Apr. 27, 2022

Let's talk Caprese

Have you ever wondered if a tomato is a fruit or a vegetable? Botanists classify tomatoes as a fruit because they develop from the ovary of flowering plants and contain seeds. However, because tomatoes are prepared and served like vegetables, they are often thought of as a type of vegetable. Regardless of the category tomatoes fall into they are delicious and nutritious.

Nutrition Facts

Tomato Nutrition Facts

Serving Size 1 small whole (2-2/5" diameter) (91 g)

Per Serving

% Daily Value*

Calories 16

Calories from Fat 2

Total Fat 0.2g


Saturated Fat 0g


Polyunsaturated Fat 0.1g

Monounsaturated Fat 0g

Cholesterol 0mg


Sodium 4mg


Potassium 215.67mg


Carbohydrates 3.5g


Dietary Fiber 1.1g


Sugars 2.4g

Protein 0.8g

Vitamin A 15% · Vitamin C 21%

Calcium 1% · Iron 1%

*Based on a 2,000 calorie diet

Fats in Tomatoes

Tomatoes contain a very small amount of fat, less than one gram per serving.

Protein in Tomatoes

There is just under one gram of protein in a small tomato.

Micronutrients in Tomatoes

Tomatoes provide vitamins and minerals including vitamin C, vitamin A, vitamin K, and potassium.

Health Benefits

Tomatoes provide health benefits from the vitamins that they provide.

The vitamin C in tomatoes is important for wound healing, strong bones and teeth, good immune function and helps to increase iron absorption. 

Lycopene is an antioxidant that has been shown to reduce prostate cancer. Additionally, lycopene can increase HDL (healthy cholesterol) and reduce LDL (bad cholesterol). Some studies have shown a relationship between lycopene in tomatoes and the reduction of the presence of oxidized LDL, which can contribute to the plaque on the walls of the arteries.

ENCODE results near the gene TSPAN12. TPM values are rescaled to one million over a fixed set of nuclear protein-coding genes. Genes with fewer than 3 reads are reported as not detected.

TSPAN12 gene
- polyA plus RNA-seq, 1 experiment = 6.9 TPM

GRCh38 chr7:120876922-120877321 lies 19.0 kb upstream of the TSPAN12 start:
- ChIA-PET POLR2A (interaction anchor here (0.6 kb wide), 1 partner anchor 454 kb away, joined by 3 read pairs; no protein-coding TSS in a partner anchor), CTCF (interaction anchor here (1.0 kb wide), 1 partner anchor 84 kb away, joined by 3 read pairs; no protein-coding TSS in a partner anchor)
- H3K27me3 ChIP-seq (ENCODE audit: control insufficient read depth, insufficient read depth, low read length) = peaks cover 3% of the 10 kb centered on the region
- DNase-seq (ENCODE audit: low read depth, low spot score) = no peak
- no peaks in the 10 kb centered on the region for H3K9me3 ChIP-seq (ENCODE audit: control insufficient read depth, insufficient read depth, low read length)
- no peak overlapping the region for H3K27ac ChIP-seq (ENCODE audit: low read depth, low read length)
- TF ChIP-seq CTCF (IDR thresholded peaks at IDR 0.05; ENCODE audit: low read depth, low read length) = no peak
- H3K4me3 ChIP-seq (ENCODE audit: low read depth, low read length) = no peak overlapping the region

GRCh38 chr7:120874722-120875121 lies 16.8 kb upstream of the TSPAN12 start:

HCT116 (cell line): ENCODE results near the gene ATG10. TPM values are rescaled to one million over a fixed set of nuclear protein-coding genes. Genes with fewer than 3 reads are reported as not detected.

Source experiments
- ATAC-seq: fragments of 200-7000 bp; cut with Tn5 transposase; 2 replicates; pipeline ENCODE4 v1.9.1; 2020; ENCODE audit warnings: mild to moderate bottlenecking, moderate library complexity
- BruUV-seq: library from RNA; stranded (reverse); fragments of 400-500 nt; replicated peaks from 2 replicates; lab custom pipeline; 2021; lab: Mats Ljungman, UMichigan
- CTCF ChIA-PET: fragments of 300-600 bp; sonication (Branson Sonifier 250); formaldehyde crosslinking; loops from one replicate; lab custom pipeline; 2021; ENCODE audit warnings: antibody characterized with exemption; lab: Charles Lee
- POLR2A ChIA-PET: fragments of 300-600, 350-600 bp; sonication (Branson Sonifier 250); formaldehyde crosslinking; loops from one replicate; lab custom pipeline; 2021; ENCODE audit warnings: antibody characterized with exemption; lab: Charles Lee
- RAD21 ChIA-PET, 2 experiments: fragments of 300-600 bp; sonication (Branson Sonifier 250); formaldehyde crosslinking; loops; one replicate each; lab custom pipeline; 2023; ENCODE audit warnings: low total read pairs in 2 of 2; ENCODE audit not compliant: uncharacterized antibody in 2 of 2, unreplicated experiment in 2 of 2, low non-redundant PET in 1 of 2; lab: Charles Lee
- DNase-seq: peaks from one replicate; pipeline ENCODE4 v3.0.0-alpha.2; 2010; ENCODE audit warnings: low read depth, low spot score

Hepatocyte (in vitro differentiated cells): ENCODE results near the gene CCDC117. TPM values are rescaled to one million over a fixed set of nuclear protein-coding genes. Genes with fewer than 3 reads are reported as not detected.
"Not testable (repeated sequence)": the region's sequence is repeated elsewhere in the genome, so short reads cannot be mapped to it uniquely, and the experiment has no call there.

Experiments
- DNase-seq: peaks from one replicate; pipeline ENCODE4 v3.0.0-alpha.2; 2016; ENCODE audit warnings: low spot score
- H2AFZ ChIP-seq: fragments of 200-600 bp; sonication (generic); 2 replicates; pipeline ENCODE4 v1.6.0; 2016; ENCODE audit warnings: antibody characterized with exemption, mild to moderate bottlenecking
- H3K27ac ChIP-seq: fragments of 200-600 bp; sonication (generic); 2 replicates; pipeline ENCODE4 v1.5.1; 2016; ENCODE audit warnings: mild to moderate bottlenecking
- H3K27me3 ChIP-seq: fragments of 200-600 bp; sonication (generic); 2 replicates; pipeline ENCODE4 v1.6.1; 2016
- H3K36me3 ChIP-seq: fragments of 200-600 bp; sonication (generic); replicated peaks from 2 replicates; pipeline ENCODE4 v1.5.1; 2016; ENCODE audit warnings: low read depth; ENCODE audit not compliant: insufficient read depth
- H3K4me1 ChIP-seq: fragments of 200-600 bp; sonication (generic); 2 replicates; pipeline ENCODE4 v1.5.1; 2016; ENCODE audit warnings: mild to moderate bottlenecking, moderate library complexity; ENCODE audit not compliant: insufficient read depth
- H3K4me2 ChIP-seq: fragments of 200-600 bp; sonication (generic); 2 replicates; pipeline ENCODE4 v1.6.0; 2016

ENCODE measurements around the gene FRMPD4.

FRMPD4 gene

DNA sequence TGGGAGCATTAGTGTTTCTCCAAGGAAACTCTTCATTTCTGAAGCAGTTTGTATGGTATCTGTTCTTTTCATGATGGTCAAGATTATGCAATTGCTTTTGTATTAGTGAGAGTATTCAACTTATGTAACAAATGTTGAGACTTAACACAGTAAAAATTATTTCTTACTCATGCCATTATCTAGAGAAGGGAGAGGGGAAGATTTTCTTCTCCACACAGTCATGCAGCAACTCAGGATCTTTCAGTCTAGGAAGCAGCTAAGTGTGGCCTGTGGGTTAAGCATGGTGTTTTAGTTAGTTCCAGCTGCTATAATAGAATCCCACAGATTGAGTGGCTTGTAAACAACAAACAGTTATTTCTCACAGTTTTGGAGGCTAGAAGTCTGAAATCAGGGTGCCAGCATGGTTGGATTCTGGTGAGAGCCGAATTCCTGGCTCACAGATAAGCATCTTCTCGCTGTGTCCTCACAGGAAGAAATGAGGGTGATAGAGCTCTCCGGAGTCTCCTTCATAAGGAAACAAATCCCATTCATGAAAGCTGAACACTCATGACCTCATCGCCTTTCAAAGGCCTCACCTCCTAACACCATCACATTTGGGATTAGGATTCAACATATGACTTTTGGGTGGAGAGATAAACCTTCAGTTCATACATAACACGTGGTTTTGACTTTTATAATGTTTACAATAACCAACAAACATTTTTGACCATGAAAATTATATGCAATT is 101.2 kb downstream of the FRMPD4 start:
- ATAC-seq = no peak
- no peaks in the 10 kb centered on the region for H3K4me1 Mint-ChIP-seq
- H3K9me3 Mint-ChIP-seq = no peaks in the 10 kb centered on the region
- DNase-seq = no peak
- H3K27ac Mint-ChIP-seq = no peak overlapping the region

Tomatoes are also an excellent source of vitamin A, which is an essential component for normal vision and immune function. They are also a very good source of vitamin K, which assists in blood clotting and potassium, which can help to reduce blood pressure. 

Common Questions

Is tomato sauce high in carbohydrates?

The number of carbohydrates in a typical tomato sauce will depend on whether or not the recipe has sugar in it. Some types of sauce, such as marinara, do not require sugar, whereas many tomato sauce recipes yield a sweeter sauce because of the sugar content.

If you are purchasing tomato sauce from the store always read the label.

Some types of jarred sauce can contain as much as 100 calories and 18 grams carbohydrate per serving. However, a general nutrient profile for one-half cup of canned tomato sauce is about 40 calories, 0 grams fat, 820 mg sodium, 8 grams carbohydrate, 2 grams fiber, 4 grams sugar, 0 grams protein. Note that the sodium content is very high in canned sauce and, if you are making your own sauce, you can reduce the sodium content by choosing tomatoes that have no salt added to them.

For more info e mail me: health@loretastare.com